10. The persons identified on Exhibit 1 requested exclusion from the California Class and are therefore excluded from this Settlement. These persons identified on Exhibit 1 are not included in or bound by this Order and may individually pursue claims (if any) against Defendants. Those persons are not entitled to any recovery from the settlement proceeds obtained through this settlement.

11. A small number of California Class Members submitted a timely and otherwise valid claim and a timely and otherwise valid request to be excluded. Obviously, the Court must disregard one or the other submission. The settlement administrator has attempted to remediate the issue by sending a letter to each of the affected individuals asking them to clarify their intent. Many responded, but sixty-six individuals did not. The Parties propose that these sixty-six individuals be treated as participating and claiming members of the California Class because among other reasons the claim form was submitted under penalty of perjury and the request to be excluded was not. The Court agrees with this approach and deems these individuals California Class Members, entitled to any benefits accruing to them under the terms of the Settlement Agreement, and bound by this Order and the release of claims.

12. Defendants are hereby ordered to pay the settlement awards to the California Class Members in accordance with the terms of the Settlement Agreement.

13. The application by Class Counsel for attorneys' fees and reimbursement of expenses in the amount of $3,710,500, which is $2,000 less than 25% of the gross California Class Settlement Fund is approved as reasonable. See Six (6) Mexican Workers v. Arizona Citrus Growers, 904 F.2d 1301, 1311 (9th Cir. 1990) ("25 percent of the fund [is] the 'benchmark' award that should be given in common fund cases."). The Court has further considered all relevant factors that might suggest a departure from the amount requested. See Vizcaino v. Microsoft Corp., 290 F.3d 1043, 1050 (9th Cir. 2002) (factors to consider include (1) the results achieved; (2) the risk of litigation; (3) the skill required and quality of work; (4) the contingent nature of the fee and the financial burden carried by the plaintiffs; and (5) awards made in similar cases.) The Court finds that a departure is not warranted in this instance.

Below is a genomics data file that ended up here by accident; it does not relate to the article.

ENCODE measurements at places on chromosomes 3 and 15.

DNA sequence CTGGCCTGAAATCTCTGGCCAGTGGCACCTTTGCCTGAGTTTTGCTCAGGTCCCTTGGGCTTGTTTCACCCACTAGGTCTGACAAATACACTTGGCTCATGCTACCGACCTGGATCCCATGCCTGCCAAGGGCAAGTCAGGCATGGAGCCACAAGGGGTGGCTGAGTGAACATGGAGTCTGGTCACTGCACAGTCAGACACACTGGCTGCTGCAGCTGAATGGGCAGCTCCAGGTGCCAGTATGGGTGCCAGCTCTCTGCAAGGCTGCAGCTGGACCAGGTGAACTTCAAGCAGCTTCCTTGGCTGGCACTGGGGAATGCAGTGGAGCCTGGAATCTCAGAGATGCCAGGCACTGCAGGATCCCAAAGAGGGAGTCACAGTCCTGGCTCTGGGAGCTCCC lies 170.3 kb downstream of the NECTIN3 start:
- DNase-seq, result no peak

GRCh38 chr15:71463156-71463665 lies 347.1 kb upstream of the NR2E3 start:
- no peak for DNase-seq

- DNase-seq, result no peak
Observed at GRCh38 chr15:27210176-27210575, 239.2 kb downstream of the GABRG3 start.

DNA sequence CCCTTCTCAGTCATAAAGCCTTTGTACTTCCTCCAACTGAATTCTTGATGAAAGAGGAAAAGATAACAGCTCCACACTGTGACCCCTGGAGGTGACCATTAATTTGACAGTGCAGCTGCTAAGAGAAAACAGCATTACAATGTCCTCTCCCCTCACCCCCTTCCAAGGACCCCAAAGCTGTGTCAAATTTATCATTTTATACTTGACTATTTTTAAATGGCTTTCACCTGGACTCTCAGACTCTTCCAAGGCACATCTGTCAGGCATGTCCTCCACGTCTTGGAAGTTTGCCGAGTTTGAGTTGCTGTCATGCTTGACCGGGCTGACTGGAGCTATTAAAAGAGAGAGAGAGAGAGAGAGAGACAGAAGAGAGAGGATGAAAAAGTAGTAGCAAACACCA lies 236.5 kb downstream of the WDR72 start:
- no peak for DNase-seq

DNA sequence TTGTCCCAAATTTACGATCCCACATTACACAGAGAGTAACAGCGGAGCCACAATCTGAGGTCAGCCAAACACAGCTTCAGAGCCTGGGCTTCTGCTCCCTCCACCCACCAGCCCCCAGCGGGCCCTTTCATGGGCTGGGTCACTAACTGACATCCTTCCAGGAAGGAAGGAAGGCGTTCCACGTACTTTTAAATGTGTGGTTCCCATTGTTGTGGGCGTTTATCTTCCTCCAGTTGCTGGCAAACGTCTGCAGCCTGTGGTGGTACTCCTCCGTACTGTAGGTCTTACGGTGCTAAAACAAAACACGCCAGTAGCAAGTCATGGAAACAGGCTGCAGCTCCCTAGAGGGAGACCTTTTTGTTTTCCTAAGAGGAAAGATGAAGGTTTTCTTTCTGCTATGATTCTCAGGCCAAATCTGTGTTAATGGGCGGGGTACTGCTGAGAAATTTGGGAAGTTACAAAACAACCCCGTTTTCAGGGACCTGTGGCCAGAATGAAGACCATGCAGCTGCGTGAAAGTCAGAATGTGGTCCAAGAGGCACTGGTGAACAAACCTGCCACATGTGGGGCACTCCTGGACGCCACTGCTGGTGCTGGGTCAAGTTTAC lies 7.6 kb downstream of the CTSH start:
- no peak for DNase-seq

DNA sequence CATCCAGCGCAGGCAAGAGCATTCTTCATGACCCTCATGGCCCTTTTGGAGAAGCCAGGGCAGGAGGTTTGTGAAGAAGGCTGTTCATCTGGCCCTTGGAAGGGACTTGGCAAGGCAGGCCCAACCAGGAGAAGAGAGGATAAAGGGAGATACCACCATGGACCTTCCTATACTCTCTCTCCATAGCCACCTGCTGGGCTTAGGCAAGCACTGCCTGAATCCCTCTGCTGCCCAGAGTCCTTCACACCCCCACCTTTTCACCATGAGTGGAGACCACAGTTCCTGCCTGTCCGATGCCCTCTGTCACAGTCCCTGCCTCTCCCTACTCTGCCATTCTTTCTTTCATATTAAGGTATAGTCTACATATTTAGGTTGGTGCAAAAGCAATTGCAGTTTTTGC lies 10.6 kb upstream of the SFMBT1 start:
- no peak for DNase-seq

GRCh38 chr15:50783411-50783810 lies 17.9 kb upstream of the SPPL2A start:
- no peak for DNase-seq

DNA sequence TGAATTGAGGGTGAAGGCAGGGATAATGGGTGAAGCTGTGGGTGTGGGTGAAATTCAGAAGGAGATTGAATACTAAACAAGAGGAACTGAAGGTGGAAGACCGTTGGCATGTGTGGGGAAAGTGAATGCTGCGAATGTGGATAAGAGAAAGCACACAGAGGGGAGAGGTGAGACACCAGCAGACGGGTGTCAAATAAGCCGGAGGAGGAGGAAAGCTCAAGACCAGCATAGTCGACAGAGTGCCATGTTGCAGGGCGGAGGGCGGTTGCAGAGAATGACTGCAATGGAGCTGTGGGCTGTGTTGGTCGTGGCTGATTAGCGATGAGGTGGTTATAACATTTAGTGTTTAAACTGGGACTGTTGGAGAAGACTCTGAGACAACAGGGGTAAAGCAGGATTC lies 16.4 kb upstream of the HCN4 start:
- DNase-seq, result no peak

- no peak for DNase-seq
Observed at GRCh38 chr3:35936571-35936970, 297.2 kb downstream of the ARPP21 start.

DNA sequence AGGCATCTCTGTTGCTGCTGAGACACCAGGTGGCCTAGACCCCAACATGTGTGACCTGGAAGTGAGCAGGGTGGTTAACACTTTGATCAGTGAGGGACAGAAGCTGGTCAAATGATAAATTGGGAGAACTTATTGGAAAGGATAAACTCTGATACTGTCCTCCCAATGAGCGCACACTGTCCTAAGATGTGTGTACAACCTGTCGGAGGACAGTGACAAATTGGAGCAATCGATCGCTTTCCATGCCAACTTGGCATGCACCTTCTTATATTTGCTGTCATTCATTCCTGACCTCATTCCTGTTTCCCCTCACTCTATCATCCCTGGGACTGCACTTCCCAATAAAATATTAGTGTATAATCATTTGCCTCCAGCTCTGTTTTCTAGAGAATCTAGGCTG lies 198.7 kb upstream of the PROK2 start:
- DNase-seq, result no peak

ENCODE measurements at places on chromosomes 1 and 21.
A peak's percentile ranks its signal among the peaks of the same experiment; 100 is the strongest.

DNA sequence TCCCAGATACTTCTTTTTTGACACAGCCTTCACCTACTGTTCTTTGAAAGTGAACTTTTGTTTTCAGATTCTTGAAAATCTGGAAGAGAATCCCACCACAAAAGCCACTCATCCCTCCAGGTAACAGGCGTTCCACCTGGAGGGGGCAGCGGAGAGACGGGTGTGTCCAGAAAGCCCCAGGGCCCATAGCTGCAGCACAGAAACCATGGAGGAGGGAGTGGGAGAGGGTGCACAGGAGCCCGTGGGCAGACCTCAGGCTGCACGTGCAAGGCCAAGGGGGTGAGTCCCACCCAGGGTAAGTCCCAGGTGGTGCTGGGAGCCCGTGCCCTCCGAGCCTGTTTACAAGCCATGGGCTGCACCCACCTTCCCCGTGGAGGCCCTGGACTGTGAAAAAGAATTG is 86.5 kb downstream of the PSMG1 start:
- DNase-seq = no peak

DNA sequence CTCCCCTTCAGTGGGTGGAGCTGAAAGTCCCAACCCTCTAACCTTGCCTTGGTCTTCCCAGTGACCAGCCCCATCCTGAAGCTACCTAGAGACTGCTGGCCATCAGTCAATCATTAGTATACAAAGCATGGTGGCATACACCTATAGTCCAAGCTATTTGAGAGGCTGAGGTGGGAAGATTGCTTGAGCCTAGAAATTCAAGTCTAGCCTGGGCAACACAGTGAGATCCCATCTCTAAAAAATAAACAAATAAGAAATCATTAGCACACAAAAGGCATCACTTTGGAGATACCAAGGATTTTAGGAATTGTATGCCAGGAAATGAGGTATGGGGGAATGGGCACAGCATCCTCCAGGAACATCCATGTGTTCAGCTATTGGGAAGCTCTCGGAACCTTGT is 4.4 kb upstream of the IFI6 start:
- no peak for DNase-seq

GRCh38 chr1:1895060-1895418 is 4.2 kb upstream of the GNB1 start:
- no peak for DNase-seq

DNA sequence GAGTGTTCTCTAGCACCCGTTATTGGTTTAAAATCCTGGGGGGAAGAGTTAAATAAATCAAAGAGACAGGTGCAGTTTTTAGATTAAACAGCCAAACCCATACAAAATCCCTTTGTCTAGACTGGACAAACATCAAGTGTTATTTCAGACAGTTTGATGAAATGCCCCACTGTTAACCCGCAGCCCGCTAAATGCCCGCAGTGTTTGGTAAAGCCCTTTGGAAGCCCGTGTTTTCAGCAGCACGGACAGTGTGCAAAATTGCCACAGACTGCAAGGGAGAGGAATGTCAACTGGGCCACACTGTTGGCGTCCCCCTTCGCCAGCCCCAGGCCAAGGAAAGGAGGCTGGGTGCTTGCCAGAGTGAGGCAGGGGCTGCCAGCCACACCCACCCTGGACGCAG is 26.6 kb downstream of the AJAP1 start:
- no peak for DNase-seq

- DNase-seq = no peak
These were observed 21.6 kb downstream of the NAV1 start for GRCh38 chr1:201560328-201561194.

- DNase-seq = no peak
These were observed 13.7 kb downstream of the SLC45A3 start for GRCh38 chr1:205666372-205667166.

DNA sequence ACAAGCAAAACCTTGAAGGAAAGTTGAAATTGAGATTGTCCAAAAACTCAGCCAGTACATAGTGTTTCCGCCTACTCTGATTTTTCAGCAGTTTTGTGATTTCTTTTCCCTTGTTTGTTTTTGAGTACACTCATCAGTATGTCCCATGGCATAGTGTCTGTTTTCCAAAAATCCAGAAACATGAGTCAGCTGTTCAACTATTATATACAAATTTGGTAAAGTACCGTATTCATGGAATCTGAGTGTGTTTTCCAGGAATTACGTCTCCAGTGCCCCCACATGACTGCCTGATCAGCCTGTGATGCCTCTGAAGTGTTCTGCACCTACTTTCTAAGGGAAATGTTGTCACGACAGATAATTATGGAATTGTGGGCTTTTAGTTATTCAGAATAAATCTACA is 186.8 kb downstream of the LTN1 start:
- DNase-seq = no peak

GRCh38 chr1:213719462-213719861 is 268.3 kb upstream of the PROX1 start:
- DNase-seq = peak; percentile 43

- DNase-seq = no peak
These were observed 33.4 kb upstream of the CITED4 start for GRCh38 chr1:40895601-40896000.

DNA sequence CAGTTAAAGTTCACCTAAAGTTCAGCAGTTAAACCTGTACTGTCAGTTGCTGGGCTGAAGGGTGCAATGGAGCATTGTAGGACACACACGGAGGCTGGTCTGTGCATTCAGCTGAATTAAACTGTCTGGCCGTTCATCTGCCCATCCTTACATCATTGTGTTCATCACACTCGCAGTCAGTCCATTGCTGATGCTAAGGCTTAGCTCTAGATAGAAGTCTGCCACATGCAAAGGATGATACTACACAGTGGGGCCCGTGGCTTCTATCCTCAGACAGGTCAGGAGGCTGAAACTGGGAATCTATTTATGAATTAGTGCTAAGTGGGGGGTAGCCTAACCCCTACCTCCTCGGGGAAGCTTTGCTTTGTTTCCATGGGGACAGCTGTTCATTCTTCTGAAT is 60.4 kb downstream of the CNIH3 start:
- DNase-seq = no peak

14. Further, the application by Class Counsel for service awards in the amount of $7,500 for each of the Class Representatives is approved. The Court has considered the relevant factors articulated by the Ninth Circuit and finds that these amounts are commensurate with the time and effort expended by the Class Representatives and the actions they have taken in furtherance of the interests of the California Class. These amounts are further reflective of the significant benefits the Class Representatives have achieved on behalf of the California Class. See Staton v. Boeing, 327 F.3d 938, 976 (9th Cir. 2003) (citing and quoting factors from Cook v. Niedert, 142 F.3d 1004, 1016 (7th Cir. 1998)).

15. The costs of administering the settlement and providing notice shall be borne and paid as set forth in the Settlement Agreement.

16. Neither the Settlement Agreement, nor any of its terms or provisions, nor any of the negotiations or proceedings in connection therewith, shall be construed as an admission or concession by Defendants of the truth of any of the allegations in the litigation, or of any liability, fault, or wrongdoing of any kind, all of which Defendants expressly deny.

17. The claims of the California Class Members are hereby dismissed with prejudice.

18. Without affecting the finality of this Order, the Court retains exclusive jurisdiction over this Proceeding to consider all further matters arising out of or in connection with: (a) the enforcement of this Order; (b) the enforcement of the Settlement Agreement; and (c) the distribution of the Settlement Fund or the payment of attorneys' fees, costs, expenses or service awards. See Kokkohnen v. Guardian Life Ins. Co. of Am., 511 U.S. 375 (1994) (providing that a district court must indicate in its dismissal order that it retains continuing jurisdiction regarding the settlement agreement; otherwise, a district court does not have continuing jurisdiction over such agreements).

IT IS FURTHER ORDERED directing the Clerk of the Court to close this case.

IT IS SO ORDERED.

20100607